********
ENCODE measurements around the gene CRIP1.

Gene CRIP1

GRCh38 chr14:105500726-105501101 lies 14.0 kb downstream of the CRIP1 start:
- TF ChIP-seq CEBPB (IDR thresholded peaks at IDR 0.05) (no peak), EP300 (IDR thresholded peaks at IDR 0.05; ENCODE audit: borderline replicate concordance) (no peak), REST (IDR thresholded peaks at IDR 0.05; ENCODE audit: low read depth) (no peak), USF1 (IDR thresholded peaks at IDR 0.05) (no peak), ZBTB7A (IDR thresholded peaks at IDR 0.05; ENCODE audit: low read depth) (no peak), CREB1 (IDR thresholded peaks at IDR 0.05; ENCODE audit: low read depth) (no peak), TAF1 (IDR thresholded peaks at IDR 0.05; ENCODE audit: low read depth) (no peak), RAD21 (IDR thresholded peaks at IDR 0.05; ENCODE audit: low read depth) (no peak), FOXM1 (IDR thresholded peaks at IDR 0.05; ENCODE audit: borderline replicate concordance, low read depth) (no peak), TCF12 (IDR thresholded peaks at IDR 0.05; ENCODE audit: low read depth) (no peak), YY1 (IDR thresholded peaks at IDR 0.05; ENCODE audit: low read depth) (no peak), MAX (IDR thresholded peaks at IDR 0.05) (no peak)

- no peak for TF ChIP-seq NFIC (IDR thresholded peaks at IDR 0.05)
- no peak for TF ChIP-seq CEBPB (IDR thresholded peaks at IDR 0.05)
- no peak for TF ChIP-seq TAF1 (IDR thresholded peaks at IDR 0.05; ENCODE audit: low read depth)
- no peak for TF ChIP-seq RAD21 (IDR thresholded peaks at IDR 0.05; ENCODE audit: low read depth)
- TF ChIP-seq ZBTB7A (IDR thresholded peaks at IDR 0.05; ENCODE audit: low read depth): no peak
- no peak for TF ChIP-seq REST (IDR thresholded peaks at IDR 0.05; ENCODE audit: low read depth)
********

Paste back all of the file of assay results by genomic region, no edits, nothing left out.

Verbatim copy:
ENCODE measurements around the gene CRIP1.

Gene CRIP1

GRCh38 chr14:105500726-105501101 lies 14.0 kb downstream of the CRIP1 start:
- TF ChIP-seq CEBPB (IDR thresholded peaks at IDR 0.05) (no peak), EP300 (IDR thresholded peaks at IDR 0.05; ENCODE audit: borderline replicate concordance) (no peak), REST (IDR thresholded peaks at IDR 0.05; ENCODE audit: low read depth) (no peak), USF1 (IDR thresholded peaks at IDR 0.05) (no peak), ZBTB7A (IDR thresholded peaks at IDR 0.05; ENCODE audit: low read depth) (no peak), CREB1 (IDR thresholded peaks at IDR 0.05; ENCODE audit: low read depth) (no peak), TAF1 (IDR thresholded peaks at IDR 0.05; ENCODE audit: low read depth) (no peak), RAD21 (IDR thresholded peaks at IDR 0.05; ENCODE audit: low read depth) (no peak), FOXM1 (IDR thresholded peaks at IDR 0.05; ENCODE audit: borderline replicate concordance, low read depth) (no peak), TCF12 (IDR thresholded peaks at IDR 0.05; ENCODE audit: low read depth) (no peak), YY1 (IDR thresholded peaks at IDR 0.05; ENCODE audit: low read depth) (no peak), MAX (IDR thresholded peaks at IDR 0.05) (no peak)

- no peak for TF ChIP-seq NFIC (IDR thresholded peaks at IDR 0.05)
- no peak for TF ChIP-seq CEBPB (IDR thresholded peaks at IDR 0.05)
- no peak for TF ChIP-seq TAF1 (IDR thresholded peaks at IDR 0.05; ENCODE audit: low read depth)
- no peak for TF ChIP-seq RAD21 (IDR thresholded peaks at IDR 0.05; ENCODE audit: low read depth)
- TF ChIP-seq ZBTB7A (IDR thresholded peaks at IDR 0.05; ENCODE audit: low read depth): no peak
- no peak for TF ChIP-seq REST (IDR thresholded peaks at IDR 0.05; ENCODE audit: low read depth)